A riveting tale of dislocation, survival, and the power of stories to break or save us

Clemantine Wamariya was six years old when her mother and father began to speak in whispers, when neighbours began to disappear, and when she heard the loud, ugly sounds her brother said were thunder. In 1994, she and her fifteen-year-old sister, Clare, fled the Rwandan massacre and spent the next six years wandering through seven African countries, searching for safety—perpetually hungry, imprisoned and abused, enduring and escaping refugee camps, finding unexpected kindness, witnessing inhuman cruelty. They did not know whether their parents were dead or alive.

When Clemantine was twelve, she and her sister were granted refugee status in the United States, where she embarked on another journey, ultimately graduating from Yale. Yet the years of being treated as less than human, of going hungry and seeing death, could not be erased. She felt at the same time six years old and one hundred years old.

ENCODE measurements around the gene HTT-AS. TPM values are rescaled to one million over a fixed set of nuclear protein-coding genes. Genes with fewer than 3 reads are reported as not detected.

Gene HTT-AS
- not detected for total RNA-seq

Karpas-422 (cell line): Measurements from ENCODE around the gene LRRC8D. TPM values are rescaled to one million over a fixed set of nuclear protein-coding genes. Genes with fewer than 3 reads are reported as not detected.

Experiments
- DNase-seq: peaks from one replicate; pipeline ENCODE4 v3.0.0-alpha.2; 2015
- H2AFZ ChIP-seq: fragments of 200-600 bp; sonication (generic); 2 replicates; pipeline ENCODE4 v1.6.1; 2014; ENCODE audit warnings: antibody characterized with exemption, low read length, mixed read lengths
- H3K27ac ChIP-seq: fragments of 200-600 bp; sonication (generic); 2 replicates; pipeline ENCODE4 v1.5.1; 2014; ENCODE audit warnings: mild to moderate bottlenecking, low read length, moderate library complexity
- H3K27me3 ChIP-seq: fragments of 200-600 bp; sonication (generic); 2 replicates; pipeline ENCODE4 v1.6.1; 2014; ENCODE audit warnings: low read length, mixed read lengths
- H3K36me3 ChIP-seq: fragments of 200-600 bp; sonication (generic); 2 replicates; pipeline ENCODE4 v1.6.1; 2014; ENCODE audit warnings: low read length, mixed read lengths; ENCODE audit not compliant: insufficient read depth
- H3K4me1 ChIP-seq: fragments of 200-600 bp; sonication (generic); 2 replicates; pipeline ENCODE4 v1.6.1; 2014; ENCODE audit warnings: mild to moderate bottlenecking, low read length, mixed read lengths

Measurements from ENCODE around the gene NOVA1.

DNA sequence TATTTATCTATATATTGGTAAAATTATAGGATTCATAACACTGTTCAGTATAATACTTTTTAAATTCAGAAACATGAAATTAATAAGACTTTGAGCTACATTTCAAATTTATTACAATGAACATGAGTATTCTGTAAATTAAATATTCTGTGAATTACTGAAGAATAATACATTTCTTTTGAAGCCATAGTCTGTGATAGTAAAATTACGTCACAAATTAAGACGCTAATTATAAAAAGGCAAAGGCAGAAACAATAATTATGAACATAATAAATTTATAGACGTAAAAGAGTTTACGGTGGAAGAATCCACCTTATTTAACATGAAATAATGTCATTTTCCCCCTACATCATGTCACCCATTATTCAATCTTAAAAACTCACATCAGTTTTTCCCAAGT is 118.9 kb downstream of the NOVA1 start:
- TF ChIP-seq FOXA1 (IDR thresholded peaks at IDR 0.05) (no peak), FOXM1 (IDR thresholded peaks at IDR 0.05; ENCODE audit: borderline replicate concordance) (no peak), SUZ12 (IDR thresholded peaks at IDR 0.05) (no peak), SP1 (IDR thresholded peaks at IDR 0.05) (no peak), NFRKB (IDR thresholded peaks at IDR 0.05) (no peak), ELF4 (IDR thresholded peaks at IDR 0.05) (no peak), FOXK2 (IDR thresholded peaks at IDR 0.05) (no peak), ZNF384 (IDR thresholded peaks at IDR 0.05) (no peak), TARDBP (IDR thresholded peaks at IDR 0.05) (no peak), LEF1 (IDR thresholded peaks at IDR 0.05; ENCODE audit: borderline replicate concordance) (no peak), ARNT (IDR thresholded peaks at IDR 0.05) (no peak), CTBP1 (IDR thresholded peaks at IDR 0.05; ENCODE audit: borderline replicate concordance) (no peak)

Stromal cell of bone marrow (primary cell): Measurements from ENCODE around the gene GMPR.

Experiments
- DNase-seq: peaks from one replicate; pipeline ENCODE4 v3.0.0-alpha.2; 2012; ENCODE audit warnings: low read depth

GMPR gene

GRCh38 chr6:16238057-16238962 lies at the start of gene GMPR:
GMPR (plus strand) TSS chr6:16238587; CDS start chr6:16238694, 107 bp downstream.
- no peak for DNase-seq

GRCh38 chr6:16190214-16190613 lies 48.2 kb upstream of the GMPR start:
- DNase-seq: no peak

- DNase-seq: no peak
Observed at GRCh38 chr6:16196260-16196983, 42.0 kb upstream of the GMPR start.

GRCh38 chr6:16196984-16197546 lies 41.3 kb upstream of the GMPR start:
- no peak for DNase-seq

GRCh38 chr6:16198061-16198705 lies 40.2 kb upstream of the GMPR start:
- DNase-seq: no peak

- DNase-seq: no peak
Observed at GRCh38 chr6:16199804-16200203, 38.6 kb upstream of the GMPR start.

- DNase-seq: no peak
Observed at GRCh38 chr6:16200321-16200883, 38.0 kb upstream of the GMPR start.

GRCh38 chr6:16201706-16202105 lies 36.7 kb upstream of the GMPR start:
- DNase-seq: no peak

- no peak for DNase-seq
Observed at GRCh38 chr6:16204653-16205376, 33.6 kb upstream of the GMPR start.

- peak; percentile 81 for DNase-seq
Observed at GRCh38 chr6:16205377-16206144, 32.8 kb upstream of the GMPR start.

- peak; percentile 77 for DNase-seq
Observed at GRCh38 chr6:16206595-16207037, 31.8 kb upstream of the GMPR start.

In The Girl Who Smiled Beads, Clemantine provokes us to look beyond the label of ‘victim’ and recognize the power of the imagination to transcend even the most profound injuries and aftershocks. Devastating yet beautiful, and bracingly original, it is a powerful testament to her commitment to constructing a life on her own terms.

 

 

 

How to be Human by Paula Cocozza

 

Image result for How to be Human by Paula CocozzaSHORTLISTED FOR THE DESMOND ELLIOTT PRIZE 2018
In evocative and elegant prose Cocozza delves deep into the psyche of a strange and troubled woman. The reader is invited to share in her intense connection to a fox and will admire the author’s mordantly witty dissection of contemporary manners.”                           Sarah Perry, chair of Judges for Desmond Elliott Prize

You’ve seen a fox.

Come face to face in an unexpected place, or at an unexpected moment.